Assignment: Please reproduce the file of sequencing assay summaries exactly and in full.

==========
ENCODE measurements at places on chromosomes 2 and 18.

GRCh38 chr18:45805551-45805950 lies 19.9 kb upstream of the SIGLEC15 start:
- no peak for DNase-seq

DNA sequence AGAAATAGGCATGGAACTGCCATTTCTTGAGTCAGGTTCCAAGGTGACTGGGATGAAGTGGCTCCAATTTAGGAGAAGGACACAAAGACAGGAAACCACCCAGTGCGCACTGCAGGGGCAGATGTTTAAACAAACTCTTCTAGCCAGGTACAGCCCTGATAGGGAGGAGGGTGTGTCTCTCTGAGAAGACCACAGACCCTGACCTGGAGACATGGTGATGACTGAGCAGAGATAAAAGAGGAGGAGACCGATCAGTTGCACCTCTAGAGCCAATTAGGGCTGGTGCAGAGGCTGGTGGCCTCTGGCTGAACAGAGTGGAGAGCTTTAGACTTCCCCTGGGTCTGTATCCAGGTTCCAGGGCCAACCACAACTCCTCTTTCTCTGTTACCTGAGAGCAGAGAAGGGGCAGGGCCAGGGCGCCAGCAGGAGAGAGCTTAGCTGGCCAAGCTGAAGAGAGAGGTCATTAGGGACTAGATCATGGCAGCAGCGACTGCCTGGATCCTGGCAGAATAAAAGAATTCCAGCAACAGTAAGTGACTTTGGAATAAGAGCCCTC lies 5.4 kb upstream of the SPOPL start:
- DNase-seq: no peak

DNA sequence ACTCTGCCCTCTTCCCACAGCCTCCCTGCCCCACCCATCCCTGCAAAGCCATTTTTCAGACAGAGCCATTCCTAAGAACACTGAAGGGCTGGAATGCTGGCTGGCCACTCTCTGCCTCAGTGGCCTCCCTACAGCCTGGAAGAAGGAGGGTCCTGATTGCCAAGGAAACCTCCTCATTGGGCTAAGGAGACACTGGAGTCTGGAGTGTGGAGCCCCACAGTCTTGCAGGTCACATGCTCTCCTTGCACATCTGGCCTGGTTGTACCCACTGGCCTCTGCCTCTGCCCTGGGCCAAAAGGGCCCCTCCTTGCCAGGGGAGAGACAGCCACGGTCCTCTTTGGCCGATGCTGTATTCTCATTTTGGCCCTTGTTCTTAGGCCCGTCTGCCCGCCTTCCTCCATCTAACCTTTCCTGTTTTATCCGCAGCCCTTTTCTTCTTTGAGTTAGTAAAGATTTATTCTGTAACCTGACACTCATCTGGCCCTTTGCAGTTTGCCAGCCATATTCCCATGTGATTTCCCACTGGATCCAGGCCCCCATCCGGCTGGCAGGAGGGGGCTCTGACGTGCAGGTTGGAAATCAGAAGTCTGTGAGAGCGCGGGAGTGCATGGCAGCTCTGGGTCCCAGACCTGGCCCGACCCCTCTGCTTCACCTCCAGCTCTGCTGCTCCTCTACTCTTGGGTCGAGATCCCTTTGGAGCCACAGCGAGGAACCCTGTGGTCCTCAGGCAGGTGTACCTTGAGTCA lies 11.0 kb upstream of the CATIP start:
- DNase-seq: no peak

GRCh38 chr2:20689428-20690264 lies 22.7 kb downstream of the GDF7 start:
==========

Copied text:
ENCODE measurements at places on chromosomes 2 and 18.

GRCh38 chr18:45805551-45805950 lies 19.9 kb upstream of the SIGLEC15 start:
- no peak for DNase-seq

DNA sequence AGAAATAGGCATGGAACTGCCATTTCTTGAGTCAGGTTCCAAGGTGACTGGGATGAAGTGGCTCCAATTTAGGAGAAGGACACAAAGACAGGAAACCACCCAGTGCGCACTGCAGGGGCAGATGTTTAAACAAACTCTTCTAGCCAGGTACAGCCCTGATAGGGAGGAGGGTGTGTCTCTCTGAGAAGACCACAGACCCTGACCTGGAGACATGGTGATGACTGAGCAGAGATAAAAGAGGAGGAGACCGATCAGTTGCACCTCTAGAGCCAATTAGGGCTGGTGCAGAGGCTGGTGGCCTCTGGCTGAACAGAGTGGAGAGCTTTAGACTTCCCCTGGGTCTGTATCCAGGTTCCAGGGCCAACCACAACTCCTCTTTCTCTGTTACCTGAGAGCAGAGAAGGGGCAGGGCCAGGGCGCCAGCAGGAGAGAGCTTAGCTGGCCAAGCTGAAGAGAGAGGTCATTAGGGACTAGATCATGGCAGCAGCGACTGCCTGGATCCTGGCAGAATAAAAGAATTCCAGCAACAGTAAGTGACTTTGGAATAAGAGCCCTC lies 5.4 kb upstream of the SPOPL start:
- DNase-seq: no peak

DNA sequence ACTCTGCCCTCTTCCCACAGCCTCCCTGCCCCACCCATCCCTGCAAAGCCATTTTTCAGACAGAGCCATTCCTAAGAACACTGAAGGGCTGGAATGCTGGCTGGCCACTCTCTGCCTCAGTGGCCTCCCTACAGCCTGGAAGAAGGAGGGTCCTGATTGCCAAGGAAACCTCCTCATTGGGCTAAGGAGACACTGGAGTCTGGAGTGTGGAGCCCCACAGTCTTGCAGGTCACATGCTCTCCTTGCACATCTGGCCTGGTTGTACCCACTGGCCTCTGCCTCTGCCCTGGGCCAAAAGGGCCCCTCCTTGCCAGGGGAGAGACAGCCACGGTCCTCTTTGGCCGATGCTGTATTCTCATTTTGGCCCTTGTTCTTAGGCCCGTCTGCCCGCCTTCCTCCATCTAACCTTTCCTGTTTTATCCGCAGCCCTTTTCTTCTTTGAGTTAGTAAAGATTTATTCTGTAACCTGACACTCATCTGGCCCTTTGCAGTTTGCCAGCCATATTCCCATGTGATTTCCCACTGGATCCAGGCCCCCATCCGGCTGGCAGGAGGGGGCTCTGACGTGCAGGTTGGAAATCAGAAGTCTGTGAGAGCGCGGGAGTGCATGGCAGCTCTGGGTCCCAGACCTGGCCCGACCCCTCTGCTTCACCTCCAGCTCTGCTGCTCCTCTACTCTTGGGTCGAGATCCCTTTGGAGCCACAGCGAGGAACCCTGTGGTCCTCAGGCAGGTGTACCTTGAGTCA lies 11.0 kb upstream of the CATIP start:
- DNase-seq: no peak

GRCh38 chr2:20689428-20690264 lies 22.7 kb downstream of the GDF7 start: